Spruce, Norway Coniferous
Norway spruce is a large pyramidal evergreen conifer native to the mountains of northern and central Europe (including Norway). It has been used extensively as a landscape tree in eastern Nebraska where it’s distinguished by its large size and its pendulous, droopy branches.
Where To Grow
Size at Maturity
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Norway spruce is a large pyramidal evergreen conifer that can reach 100-150' tall in its native Europe. It is noted for its rapid growth. Primary branches are slightly upturned but secondary branches and branch tips become pendulous as the tree matures. Branches are clad with spirally-arranged, four-sided, needle-like, deep green leaves which are attached at their bases to tiny pegs. Cylindrical seed-bearing cones are large for spruce reaching up to 9" long and hanging distinctly at the ends of branches. Numerous cultivars including dwarfs, narrow types and weeping varieties have been developed.
Similar to other spruces, Norway spruces sustains a wide variety of wildlife, especially birds.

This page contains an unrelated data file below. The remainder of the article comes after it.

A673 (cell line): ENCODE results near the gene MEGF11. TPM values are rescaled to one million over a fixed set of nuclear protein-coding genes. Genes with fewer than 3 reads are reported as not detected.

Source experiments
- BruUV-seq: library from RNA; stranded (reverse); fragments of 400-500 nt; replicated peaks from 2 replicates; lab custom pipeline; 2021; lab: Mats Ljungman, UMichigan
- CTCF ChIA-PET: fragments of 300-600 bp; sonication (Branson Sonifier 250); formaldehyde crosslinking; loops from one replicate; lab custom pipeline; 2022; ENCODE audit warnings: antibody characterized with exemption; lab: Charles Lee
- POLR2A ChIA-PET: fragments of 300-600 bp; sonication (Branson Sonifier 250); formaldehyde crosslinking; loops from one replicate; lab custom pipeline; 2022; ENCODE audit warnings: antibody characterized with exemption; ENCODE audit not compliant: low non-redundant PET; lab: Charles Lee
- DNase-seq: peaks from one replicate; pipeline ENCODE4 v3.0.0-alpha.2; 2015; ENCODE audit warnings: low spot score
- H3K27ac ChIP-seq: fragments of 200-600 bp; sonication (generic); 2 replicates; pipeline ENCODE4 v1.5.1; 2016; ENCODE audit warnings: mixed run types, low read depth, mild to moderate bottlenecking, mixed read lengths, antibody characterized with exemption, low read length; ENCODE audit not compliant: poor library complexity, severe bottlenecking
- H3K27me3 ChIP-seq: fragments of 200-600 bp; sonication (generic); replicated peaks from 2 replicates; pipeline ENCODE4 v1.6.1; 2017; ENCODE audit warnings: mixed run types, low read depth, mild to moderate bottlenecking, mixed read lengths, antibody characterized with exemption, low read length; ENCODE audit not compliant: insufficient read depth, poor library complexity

It is an important timber tree in its native Europe.
In eastern Nebraska, Norway spruce tends to have few insect and disease problems. Bagworms are perhaps the biggest concern. Although Norway spruce can tolerate normal dry periods, it is one of the least drought tolerant spruces for our region.
- Serbian Spruce (Picea omorika), native to eastern Europe including Serbia and Bosnia, is a graceful tree with pendulous branches and attractive two-toned needles that give it a silvery cast. It prefers protected planting locations in Nebraska and can grow up to 45’x 20’.
- Oriental Spruce (Picea orientalis) is a dense, conical evergreen native to the Caucasus. It is best known for its very stout but short needles; needs protection in Nebraska; grows 45’x 20’.
The genus name Picea is reportedly derived from the Latin word pix meaning pitch in reference to the sticky resin typically found in spruce bark. The species name abies refers to its similarity to the genus Abies (fir species). The tree is the source of spruce beer, which was once used to prevent and even cure scurvy in Europe. Norway spruce is prized as a source of tonewood by stringed-instrument makers and was used by Stradivarius for his instruments.